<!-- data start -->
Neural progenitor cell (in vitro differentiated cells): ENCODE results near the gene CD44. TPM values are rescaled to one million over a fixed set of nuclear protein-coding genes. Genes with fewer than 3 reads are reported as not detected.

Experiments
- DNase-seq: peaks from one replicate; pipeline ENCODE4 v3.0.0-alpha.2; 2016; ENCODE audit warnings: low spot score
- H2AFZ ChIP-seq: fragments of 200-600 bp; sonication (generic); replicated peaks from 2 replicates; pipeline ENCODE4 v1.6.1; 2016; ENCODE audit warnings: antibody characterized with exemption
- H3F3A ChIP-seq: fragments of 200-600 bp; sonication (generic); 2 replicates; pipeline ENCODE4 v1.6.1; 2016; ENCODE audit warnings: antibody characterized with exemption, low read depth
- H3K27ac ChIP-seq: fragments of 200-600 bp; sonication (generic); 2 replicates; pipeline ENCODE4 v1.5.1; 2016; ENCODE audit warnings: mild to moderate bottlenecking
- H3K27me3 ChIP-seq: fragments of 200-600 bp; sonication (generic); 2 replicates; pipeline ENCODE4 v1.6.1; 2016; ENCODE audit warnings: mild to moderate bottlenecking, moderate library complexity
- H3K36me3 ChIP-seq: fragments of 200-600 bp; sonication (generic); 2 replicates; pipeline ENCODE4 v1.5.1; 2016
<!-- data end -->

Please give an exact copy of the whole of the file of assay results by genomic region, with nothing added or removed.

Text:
Neural progenitor cell (in vitro differentiated cells): ENCODE results near the gene CD44. TPM values are rescaled to one million over a fixed set of nuclear protein-coding genes. Genes with fewer than 3 reads are reported as not detected.

Experiments
- DNase-seq: peaks from one replicate; pipeline ENCODE4 v3.0.0-alpha.2; 2016; ENCODE audit warnings: low spot score
- H2AFZ ChIP-seq: fragments of 200-600 bp; sonication (generic); replicated peaks from 2 replicates; pipeline ENCODE4 v1.6.1; 2016; ENCODE audit warnings: antibody characterized with exemption
- H3F3A ChIP-seq: fragments of 200-600 bp; sonication (generic); 2 replicates; pipeline ENCODE4 v1.6.1; 2016; ENCODE audit warnings: antibody characterized with exemption, low read depth
- H3K27ac ChIP-seq: fragments of 200-600 bp; sonication (generic); 2 replicates; pipeline ENCODE4 v1.5.1; 2016; ENCODE audit warnings: mild to moderate bottlenecking
- H3K27me3 ChIP-seq: fragments of 200-600 bp; sonication (generic); 2 replicates; pipeline ENCODE4 v1.6.1; 2016; ENCODE audit warnings: mild to moderate bottlenecking, moderate library complexity
- H3K36me3 ChIP-seq: fragments of 200-600 bp; sonication (generic); 2 replicates; pipeline ENCODE4 v1.5.1; 2016